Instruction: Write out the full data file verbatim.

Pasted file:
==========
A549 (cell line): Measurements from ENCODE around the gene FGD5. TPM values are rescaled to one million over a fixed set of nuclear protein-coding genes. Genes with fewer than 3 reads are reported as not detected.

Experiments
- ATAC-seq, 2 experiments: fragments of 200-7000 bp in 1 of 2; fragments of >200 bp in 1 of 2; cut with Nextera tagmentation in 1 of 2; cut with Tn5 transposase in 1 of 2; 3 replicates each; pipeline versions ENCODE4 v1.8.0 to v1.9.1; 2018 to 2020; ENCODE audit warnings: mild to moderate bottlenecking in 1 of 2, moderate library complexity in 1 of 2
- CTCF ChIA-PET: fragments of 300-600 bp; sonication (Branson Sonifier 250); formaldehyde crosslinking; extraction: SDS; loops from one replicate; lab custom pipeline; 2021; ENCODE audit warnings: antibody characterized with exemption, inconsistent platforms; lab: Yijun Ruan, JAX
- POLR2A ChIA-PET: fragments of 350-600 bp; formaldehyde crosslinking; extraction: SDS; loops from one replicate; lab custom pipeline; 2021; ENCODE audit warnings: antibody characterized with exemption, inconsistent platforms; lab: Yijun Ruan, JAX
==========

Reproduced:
A549 (cell line): Measurements from ENCODE around the gene FGD5. TPM values are rescaled to one million over a fixed set of nuclear protein-coding genes. Genes with fewer than 3 reads are reported as not detected.

Experiments
- ATAC-seq, 2 experiments: fragments of 200-7000 bp in 1 of 2; fragments of >200 bp in 1 of 2; cut with Nextera tagmentation in 1 of 2; cut with Tn5 transposase in 1 of 2; 3 replicates each; pipeline versions ENCODE4 v1.8.0 to v1.9.1; 2018 to 2020; ENCODE audit warnings: mild to moderate bottlenecking in 1 of 2, moderate library complexity in 1 of 2
- CTCF ChIA-PET: fragments of 300-600 bp; sonication (Branson Sonifier 250); formaldehyde crosslinking; extraction: SDS; loops from one replicate; lab custom pipeline; 2021; ENCODE audit warnings: antibody characterized with exemption, inconsistent platforms; lab: Yijun Ruan, JAX
- POLR2A ChIA-PET: fragments of 350-600 bp; formaldehyde crosslinking; extraction: SDS; loops from one replicate; lab custom pipeline; 2021; ENCODE audit warnings: antibody characterized with exemption, inconsistent platforms; lab: Yijun Ruan, JAX